Farm advice: Private farmland access not a ‘right’

By: Kim Reilly, Federated Farmers South Island regional policy manager


Access to private farmland remains a hot topic across the country. The debate is getting messy, with multiple topical issues muddled together.

This is frustrating for the landowners caught in the cross hairs. If you read any particularly outraged ‘take’ on the topic, you generally see reference to overseas buyers. More often than not, the tale involves locals deprived of a chance to experience scenery now in overseas hands.

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Typically, the outraged person hasn’t actually been to that location or sought and been declined access, or even ever had any genuine desire to do so, but the point apparently is that their future access ‘rights’ are being constrained.

Federated Farmers has been pretty adamant in reinforcing the point that access to or across private farmland is a privilege. Where that access is restricted, it may be for weather, health and safety, biosecurity, or farming reasons such as lambing or spraying.

To find that out, though, you need to approach the landowner to seek permission and get their reasoning. Then you can decide whether the answer is worthy of outrage or not.

I wouldn’t contemplate running through your backyard without asking how you felt about it; the same rationale applies.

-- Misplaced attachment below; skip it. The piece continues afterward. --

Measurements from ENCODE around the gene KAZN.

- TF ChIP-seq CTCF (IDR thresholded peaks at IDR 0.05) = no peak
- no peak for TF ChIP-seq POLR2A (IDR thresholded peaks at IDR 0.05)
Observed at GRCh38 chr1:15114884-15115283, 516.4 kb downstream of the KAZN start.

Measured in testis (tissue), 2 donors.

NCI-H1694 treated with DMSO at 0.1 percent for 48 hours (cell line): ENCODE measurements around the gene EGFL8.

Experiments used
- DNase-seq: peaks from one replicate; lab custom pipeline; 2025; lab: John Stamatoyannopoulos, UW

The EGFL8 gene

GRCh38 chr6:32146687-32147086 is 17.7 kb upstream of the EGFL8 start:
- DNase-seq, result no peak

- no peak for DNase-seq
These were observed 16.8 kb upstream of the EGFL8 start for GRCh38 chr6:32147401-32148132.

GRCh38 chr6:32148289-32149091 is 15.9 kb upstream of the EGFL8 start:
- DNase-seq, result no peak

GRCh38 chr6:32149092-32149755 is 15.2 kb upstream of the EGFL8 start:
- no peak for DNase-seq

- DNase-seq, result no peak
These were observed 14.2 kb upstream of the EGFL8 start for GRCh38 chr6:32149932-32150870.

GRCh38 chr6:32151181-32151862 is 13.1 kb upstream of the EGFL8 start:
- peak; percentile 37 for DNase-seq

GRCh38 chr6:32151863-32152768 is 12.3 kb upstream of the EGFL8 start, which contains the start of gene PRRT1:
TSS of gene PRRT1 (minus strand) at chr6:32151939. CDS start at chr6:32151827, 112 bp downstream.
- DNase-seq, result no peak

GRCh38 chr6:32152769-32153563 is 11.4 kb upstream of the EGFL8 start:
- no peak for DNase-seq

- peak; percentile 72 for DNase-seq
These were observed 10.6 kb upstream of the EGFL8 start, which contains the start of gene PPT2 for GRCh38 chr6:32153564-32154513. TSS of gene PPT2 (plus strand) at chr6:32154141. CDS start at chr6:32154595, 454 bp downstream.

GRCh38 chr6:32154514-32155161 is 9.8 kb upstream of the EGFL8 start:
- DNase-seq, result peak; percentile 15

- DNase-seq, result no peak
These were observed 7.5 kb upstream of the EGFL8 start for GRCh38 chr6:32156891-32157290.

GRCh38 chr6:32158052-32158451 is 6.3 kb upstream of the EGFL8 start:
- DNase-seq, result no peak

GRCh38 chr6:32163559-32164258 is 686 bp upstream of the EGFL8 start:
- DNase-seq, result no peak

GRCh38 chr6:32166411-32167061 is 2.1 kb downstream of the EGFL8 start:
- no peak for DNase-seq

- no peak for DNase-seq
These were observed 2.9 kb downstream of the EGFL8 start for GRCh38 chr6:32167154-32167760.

Our conservation estate is plentiful; nearly a third of New Zealand. But there is still more farmland than conservation land, and with increasing tourism numbers, there’s a greater desire to access previously isolated areas.

We’ve heard from farmers the impact of a single Instagram photo from a stunning viewpoint on their land. The result can be thousands of subsequent endeavours to get to that same spot, often without appropriate vehicles, attire, or equipment. And first port of call in any misadventure is usually to the landowner for help.

The Walking Access Commission released a report on South Island High Country Access earlier this year. It found tourist numbers were increasing rapidly throughout New Zealand, but particularly in the tussock grasslands of the Mackenzie Country, Queenstown Lakes, and Central Otago.

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There are farmers we’ve spoken with who are experiencing tens of thousands and in some cases up to a hundred thousand tourists crossing their land. With such numbers, who should maintain the tracks to ensure they’re safe and fit for purpose, who should provide signage on what behaviour is and is not appropriate, and, most importantly, who should provide other infrastructure such as toilets?

The Walking Access Commission works closely with high country farmers and is aware of the risk of future restricted access as a direct result of large increases in tourism numbers. As a result, it is working closely with farming representatives and other key stakeholders to strategise on ways forward.

With the fishing season kicking off in a couple of months, it is worth mentioning that future restricted access to hunters and fishermen is another matter. The same principle applies: seek permission before entering. But the greatest risk to that access in likelihood remains the anti-farming rhetoric currently wrapped up in the messaging of the National Fish & Game chief executive.

It’s a shame, as we’d hate to see that negative approach undo all the goodwill local farmers have with hunters or anglers and their local Fish & Game representatives.

The way forward in all cases is open, positive dialogue and keeping lines of communication open.

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